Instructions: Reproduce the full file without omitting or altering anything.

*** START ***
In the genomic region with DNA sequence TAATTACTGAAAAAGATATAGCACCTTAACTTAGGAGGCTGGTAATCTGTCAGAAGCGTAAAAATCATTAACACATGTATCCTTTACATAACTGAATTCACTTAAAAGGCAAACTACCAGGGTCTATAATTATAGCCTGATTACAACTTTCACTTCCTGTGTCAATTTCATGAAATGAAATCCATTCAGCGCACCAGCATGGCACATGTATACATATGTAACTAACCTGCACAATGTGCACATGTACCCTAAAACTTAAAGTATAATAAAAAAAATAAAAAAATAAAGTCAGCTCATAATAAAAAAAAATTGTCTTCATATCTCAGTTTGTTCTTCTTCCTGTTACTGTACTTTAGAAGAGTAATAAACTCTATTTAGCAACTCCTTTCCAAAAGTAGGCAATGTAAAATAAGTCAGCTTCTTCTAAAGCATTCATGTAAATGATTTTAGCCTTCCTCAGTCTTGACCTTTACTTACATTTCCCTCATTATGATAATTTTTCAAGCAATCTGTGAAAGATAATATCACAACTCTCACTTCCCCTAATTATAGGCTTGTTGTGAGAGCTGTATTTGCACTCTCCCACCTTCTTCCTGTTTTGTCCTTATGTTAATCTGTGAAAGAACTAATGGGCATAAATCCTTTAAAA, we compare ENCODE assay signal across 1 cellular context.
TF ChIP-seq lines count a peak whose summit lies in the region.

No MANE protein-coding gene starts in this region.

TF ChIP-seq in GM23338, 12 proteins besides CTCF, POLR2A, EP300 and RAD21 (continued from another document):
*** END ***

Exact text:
In the genomic region with DNA sequence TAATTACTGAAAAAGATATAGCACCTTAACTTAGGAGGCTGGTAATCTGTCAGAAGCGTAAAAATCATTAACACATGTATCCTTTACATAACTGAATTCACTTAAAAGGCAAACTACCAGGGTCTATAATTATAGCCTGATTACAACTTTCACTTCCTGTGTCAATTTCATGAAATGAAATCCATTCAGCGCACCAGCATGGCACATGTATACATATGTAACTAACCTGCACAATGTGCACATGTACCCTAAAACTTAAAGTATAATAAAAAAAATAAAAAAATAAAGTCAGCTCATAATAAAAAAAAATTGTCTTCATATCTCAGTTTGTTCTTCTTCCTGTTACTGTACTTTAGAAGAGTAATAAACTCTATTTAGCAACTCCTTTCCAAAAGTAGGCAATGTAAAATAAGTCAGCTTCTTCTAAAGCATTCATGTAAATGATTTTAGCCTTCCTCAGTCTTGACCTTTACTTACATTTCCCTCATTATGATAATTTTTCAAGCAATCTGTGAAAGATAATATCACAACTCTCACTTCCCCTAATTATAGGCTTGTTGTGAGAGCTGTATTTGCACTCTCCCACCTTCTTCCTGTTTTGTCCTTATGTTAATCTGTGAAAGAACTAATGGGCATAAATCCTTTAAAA, we compare ENCODE assay signal across 1 cellular context.
TF ChIP-seq lines count a peak whose summit lies in the region.

No MANE protein-coding gene starts in this region.

TF ChIP-seq in GM23338, 12 proteins besides CTCF, POLR2A, EP300 and RAD21 (continued from another document):